Color (hair, eyes, skin)
Year (of birth, approximate age)
Make (race, ethnicity)
Body (height, weight, build, etc)
Attire (clothing, description, dress, etc)
Looks (hair, scars, tatoos, facial hair, etc)
Sex (male, female)


Color (paint, markings, etc)
Year (of manufacture, approximate age)
Make (make and model of boat)
Body (length, type: cruiser, runabout, PWC, etc)
Accessories (name, antennas, flag, inboard/outboard)
License / registration number
State of registration


Color (pain, markings, etc)
Year (of manufacture, approximate age)
Make (make and model of vehicle)
Body (sedan, truck, SUV, 4/2 door, etc)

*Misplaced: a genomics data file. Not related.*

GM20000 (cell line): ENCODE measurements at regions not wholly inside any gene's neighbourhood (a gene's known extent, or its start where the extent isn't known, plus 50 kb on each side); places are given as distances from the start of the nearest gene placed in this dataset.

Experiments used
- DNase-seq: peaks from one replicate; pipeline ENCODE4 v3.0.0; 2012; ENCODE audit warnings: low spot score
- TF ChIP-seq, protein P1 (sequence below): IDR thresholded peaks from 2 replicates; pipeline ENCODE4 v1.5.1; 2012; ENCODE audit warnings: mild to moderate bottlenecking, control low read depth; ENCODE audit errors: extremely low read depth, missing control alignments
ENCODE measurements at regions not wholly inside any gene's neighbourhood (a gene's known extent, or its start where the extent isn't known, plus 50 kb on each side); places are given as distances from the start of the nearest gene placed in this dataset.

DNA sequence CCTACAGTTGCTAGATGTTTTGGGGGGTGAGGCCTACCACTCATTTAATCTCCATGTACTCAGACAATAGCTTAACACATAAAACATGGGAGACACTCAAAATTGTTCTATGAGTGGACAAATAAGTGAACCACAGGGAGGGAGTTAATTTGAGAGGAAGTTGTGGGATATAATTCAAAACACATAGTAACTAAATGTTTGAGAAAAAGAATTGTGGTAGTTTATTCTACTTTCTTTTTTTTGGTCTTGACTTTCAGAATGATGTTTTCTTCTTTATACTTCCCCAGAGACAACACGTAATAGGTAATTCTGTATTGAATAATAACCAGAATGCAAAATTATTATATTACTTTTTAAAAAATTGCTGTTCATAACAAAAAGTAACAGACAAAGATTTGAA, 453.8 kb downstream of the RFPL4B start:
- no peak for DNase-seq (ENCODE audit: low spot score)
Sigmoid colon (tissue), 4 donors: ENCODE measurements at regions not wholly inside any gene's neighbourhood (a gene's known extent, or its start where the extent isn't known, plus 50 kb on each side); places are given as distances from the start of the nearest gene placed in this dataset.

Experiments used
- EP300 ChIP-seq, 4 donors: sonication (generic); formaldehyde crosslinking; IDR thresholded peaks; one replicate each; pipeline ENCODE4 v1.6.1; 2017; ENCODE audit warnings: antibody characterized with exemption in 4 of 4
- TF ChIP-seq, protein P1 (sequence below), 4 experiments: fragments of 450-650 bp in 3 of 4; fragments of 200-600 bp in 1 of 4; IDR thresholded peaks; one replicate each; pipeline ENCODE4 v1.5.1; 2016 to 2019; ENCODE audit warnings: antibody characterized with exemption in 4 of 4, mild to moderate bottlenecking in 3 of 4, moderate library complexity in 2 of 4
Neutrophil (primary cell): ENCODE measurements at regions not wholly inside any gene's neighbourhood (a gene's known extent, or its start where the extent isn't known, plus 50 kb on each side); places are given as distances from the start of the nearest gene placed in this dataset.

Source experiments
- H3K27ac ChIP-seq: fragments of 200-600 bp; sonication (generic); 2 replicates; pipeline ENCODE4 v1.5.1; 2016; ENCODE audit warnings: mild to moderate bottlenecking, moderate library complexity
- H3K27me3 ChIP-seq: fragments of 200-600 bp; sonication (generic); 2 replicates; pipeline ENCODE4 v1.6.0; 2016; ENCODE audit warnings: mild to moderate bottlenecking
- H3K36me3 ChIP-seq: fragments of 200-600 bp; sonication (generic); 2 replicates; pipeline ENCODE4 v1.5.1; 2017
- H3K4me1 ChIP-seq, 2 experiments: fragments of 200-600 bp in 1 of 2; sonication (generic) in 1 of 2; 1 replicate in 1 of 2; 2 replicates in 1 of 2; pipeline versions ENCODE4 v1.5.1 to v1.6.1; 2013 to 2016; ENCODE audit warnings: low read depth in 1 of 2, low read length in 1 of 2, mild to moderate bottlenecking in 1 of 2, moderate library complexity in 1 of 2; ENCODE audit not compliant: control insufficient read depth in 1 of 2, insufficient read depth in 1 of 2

Any thing else (dents, stickers, rims, etc)
License plate number
State of registration

Methods for Contacting
U.S. Coast Guard and
U.S. Coast Guard Auxiliary
Click for Mooresville, North Carolina Forecast

Recreational Boater Resource Center

Help the USCG recover lost belongings and reduce SAR cases by asking for a FREE decal!! Fill out the form below to get your "If Found Contact" decal for your kayak, Canoe, stand up paddle board, mailed to your home today!




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Lake Norman, NC Flotilla 26-01-5SR